“Right now what we need is alignment to the extent possible,” said Leroi, the special population programs director at Santa Rosa Community Health. “I wouldn’t want all that great work to go to waste.”

Besides voting for a chair and vice chair, one of the new board’s earliest debates was what to do with the Leadership Council’s past two years of actions.

County staff on Dec. 9 asked the new board to ratify all non-funding decisions the old board made since December 2018. Some board members voiced transparency concerns, noting that they’d only received the list of prior actions a few hours before the Wednesday meeting and that the list wasn’t readily available to community members wishing to comment.

“The public doesn’t really get a chance to weigh in and feel participatory in this process,” said board member Kevin McDonnell, a Petaluma councilman.

Bill Carter, a board member who runs the county health department’s behavioral health division, countered by suggesting the new board had better things to do than quibble over such bureaucratic steps.

“I worry that in our first meeting we’re getting bogged down in procedural stuff that really is not substantive,” Carter said. “It’s not why we’re here.”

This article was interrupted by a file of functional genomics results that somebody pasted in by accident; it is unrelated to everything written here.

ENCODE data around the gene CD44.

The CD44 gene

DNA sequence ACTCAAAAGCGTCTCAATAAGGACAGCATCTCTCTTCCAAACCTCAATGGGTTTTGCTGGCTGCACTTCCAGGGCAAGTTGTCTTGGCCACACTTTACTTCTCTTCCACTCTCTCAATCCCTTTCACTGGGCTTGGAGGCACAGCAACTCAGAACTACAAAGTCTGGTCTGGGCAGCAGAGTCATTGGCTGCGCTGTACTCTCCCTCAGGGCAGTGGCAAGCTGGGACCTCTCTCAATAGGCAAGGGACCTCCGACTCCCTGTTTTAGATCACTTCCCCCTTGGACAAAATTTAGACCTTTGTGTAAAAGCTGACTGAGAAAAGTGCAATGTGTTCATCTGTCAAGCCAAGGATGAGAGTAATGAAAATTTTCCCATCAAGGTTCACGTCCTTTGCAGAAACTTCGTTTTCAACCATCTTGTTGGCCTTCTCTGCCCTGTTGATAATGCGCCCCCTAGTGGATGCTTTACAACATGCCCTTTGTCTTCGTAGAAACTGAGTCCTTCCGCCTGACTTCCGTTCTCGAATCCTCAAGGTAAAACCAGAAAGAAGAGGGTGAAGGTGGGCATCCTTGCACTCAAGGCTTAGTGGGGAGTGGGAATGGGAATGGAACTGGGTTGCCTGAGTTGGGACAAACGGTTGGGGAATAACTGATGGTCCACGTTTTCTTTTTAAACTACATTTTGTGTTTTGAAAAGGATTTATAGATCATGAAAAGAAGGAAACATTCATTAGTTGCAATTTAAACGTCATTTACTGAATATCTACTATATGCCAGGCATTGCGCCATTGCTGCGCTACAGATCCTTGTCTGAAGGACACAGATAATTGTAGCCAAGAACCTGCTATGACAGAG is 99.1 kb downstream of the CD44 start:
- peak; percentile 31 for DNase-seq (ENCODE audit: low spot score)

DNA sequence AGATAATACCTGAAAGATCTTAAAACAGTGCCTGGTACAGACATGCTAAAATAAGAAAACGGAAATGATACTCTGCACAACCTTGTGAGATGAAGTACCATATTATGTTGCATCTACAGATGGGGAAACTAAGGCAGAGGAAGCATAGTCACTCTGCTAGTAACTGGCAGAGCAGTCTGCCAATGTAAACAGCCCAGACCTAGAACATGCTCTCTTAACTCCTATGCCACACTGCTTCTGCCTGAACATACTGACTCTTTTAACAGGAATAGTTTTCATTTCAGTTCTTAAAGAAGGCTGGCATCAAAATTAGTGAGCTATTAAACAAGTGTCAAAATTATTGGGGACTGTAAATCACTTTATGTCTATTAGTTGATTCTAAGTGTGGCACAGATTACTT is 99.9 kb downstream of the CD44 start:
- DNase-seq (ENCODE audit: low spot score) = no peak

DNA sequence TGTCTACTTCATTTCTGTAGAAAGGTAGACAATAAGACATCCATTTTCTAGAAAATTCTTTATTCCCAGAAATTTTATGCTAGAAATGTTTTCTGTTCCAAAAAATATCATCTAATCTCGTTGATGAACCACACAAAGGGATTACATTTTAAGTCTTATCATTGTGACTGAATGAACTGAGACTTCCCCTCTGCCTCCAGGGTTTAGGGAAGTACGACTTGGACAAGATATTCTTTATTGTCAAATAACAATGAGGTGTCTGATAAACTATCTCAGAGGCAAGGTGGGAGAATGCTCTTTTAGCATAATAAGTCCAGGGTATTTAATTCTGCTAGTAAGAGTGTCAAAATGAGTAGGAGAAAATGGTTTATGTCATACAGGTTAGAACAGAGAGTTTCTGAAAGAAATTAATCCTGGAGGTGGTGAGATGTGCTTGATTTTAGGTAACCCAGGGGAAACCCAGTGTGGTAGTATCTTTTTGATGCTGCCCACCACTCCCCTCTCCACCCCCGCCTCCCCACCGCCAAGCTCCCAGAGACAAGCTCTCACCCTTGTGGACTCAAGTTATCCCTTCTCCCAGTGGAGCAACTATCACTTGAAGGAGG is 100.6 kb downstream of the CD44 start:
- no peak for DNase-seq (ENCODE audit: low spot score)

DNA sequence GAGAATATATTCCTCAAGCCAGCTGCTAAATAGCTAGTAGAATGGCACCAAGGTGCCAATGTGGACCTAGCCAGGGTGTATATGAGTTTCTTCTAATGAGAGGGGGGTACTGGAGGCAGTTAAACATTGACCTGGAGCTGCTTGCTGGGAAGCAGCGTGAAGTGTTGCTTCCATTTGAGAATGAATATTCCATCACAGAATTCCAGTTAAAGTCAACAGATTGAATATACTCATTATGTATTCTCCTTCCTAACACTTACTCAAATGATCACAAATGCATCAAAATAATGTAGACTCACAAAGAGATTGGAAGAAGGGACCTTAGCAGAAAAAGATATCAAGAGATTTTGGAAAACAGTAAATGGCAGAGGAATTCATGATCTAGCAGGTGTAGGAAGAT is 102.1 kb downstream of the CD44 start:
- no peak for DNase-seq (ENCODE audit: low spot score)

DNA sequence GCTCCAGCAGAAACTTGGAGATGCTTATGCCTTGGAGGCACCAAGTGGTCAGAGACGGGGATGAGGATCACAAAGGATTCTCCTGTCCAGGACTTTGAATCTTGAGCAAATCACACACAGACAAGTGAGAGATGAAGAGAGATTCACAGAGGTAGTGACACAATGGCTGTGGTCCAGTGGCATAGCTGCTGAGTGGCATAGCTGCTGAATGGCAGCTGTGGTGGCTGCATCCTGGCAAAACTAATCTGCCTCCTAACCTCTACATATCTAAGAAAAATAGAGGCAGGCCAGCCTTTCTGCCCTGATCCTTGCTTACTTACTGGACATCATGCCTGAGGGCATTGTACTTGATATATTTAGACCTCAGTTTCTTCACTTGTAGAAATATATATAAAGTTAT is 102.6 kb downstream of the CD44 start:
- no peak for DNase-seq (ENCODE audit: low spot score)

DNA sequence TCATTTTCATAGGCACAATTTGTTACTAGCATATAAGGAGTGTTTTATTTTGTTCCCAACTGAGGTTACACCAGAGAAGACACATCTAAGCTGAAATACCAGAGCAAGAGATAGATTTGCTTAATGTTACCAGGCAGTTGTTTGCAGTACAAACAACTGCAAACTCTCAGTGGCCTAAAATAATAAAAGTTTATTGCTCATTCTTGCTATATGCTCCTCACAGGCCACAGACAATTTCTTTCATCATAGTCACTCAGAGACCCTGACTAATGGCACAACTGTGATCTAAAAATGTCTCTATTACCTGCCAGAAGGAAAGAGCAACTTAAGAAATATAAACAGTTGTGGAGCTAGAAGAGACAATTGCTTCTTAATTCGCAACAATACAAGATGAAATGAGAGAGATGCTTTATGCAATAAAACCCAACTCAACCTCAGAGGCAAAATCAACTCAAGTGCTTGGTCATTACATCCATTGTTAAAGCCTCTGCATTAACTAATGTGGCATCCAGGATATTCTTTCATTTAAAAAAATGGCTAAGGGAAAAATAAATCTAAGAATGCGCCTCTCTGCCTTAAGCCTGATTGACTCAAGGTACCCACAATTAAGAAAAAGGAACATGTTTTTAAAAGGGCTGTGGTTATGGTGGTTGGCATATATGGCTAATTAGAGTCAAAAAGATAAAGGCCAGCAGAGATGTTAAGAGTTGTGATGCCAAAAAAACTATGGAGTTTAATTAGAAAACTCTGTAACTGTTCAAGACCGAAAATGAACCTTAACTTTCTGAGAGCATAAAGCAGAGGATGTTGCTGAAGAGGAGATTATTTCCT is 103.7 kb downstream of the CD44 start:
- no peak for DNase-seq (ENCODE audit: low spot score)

But board member Don Schwartz, the assistant city manager for Rohnert Park, said more attention to procedure was necessary given the previous board’s invalidation.

“We are going back two years because i’s and t’s were not dotted and crossed,” Schwartz said. “... I don’t want to be in any kind of legal jeopardy.”

Eventually, the board solved the issue by passing a motion to “accept” the past actions, not to “ratify” them. County staff subsequently shared documents from HUD showing that a formal ratification wasn’t necessary.

Santa Rosa’s outgoing mayor, Tom Schwedhelm, who was the chairman of the former Leadership Council, remains a member of the new board as a councilman and said he’s optimistic it has resolved its bureaucratic issues.

“The Leadership Council never got established well enough that it really could be the lead agency for homelessness,” Schwedhelm said. “My hope is the new CoC can take this role.”

You can reach Staff Writer Will Schmitt at 707-521-5207 or On Twitter @wsreports.